Vasili Podkolzin’s 18-year old season has been frustrating for the Russian winger.
Averaging just five and a half minutes of ice time per game in the KHL, Podkolzin has barely been given a chance to showcase his abilities in Russia’s best men’s league. His demotion to the VHL was a welcome change, as he has been given a greater role in SKA-Neva’s middle-six while notching eight points in 16 games. However, playing for the Russian U20 squad, Vasili Podkolzin entered an entirely new realm of opportunity. He was thrust into a pivotal role in Russia’s top-six and leaned upon heavily as the stakes escalated.
The Canucks prospect was one of two 18-year-olds to play for Russia this yea,r but this isn’t the first time Podkolzin’s youth has been an outlier. The tournament prior, he was one of only nine 17-year olds to have played for the U20 Russia team since 2010. Last year, he played limited minutes on the fourth line, but this time around, Podkolzin took on a leadership role by wearing an ‘A’, while also leading all Russian forwards in ice time.
As the games grew in importance, Podkolzin’s ice time increased too. Following the round-robin, he was Russia’s most used forward. Not only was he playing in Russia’s top-six but he also played heavy special-teams minutes on the second power-play unit and on the penalty-kill as one of the main forwards.
Podkolzin’s reputation as a net-driving power-forward preceded him coming into this tournament, but there were questions surrounding his ability to read the ice and use his teammates. Consider those questions answered, as this Podkolzin’s playmaking attributes were on full display throughout the tournament.
The winger finished the tournament with one goal and four assists, but likely could have added a few more apples had his teammates been able to capitalize on some grade-A scoring chances. His passing ability was particularly noticeable on the power-play, as evidenced by the three plays above. When his team has possession in the offensive zone, Podkolzin’s vision for finding teammates in scoring areas is an asset and should put to rest some concerns about his playmaking ability.
Podkolzin’s usage on the power-play was fascinating as he wasn’t a traditional net-front presence. Instead, he made the goal line his office, constantly rotating between both sides of the net to become a passing option below the circle.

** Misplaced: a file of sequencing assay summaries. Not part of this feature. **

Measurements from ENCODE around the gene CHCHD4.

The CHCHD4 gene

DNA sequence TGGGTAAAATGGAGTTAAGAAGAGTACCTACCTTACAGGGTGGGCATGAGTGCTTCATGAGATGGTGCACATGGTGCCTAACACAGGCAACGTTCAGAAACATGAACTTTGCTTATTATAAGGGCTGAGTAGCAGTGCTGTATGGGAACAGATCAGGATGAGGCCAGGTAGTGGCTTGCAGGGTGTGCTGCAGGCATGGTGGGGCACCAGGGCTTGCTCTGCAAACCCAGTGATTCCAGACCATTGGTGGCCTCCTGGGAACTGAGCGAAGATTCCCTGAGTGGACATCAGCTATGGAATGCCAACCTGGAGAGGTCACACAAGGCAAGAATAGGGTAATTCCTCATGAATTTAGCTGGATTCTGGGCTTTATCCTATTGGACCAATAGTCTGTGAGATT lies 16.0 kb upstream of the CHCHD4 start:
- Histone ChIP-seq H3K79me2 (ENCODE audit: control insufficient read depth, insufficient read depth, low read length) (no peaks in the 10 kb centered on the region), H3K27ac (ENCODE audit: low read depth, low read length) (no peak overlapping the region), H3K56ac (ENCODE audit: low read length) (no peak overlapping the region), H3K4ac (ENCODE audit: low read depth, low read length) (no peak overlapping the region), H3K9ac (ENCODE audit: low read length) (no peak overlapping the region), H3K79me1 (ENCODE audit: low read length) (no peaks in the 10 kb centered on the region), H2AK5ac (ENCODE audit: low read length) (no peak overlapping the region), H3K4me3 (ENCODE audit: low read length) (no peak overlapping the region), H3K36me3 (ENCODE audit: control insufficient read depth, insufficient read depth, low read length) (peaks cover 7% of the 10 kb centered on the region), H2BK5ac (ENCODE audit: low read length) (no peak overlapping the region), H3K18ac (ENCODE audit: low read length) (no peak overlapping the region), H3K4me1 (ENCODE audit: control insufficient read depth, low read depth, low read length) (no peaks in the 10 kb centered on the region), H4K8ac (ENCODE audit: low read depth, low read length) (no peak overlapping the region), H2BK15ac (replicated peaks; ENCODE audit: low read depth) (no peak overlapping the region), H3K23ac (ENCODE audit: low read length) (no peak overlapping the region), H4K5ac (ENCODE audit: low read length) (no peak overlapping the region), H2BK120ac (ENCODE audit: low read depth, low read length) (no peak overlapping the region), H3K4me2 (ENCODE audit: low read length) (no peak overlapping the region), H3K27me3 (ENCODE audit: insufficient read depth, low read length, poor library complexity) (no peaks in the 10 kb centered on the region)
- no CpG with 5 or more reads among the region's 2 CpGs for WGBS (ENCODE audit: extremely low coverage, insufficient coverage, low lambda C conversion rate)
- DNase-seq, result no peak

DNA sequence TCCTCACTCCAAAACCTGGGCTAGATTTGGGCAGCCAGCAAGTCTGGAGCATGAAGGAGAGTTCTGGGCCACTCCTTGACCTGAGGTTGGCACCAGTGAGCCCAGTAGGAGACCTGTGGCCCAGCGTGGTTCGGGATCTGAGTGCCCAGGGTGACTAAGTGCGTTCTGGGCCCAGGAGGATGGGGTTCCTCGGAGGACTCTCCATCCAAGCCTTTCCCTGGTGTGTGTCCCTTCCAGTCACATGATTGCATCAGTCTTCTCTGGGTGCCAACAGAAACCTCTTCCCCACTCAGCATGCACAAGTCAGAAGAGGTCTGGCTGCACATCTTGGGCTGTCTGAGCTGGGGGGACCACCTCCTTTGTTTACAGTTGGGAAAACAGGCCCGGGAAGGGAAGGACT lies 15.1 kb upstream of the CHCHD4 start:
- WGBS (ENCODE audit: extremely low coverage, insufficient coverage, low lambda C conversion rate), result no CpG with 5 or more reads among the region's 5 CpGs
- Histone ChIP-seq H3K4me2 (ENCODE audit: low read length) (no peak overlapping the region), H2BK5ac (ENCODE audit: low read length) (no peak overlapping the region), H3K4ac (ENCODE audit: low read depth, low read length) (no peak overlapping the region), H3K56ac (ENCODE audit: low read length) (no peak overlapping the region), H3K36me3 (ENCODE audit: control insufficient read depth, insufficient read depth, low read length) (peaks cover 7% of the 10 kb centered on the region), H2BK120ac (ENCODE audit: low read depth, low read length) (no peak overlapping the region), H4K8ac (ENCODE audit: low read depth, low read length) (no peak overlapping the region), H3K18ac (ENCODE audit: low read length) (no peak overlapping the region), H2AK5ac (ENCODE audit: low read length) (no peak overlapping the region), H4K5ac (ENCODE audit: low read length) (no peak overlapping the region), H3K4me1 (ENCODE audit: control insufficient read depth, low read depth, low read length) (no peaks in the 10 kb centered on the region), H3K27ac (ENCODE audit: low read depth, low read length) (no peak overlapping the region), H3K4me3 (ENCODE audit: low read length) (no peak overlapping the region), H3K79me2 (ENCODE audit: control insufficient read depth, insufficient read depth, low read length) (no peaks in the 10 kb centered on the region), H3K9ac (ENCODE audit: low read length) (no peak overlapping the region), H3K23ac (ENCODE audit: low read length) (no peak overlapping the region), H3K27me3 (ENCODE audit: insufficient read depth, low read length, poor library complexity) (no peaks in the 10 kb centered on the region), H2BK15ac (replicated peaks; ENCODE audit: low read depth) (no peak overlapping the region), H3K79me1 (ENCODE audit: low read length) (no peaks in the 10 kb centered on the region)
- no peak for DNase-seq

Notice Podkolzin’s pathing in the clip above. Rather than cutting towards the front of the net as #13 in white receives the puck, Podkolzin elects to skate behind the net to become a passing option down low. This initiates a quick-set low option, a standard set-play in a 1-3-1 power-play formation where the puck quickly moves from the half-wall to the ‘low’ player and then into the slot for a chance. As the clip continues, Podkolzin briefly parks himself in front of the net but as #9 corrals the puck on his own half-wall, Podkolzin immediately shifts out to the side of the net looking to receive a pass. The puck works it’s way back to the left-wing and Podkolzin has his stick on the ice hoping to receive a pass that he can redirect. However, watch how freely the Czech goaltender is left to track the puck without a strong net-front presence. He is square to the shooter and his feet are set, with the full ability to see the puck leave #13’s stick.
Contrast Podkolzin’s work as the net-front player to Dimitry Voronkov. This clip starts the same as Voronkov is a passing option below the circle. As the puck is worked up to the point, Voronkov slides in front of the net and takes away the goalie’s eyes. He is still able to shift his positioning to serve as a redirect option but once that play is reversed and the puck gets sent back to the point a second time, Voronkov takes away the goalie’s vision again. Notice how the Czech goalie has to peer around Voronkov and isn’t as quick to react to the cross-ice pass. Obviously, there is a notable height difference between Voronkov and Podkolzin but regardless of size, the net-front player still needs to serve as a distraction for the goaltender on the power-play. Voronkov’s unit started as the second group but quickly became Russia’s primary power-play, in part, due to his effectiveness in front of the net. This is less criticism on Podkolzin but just something to note as this could have been something that he was instructed to do.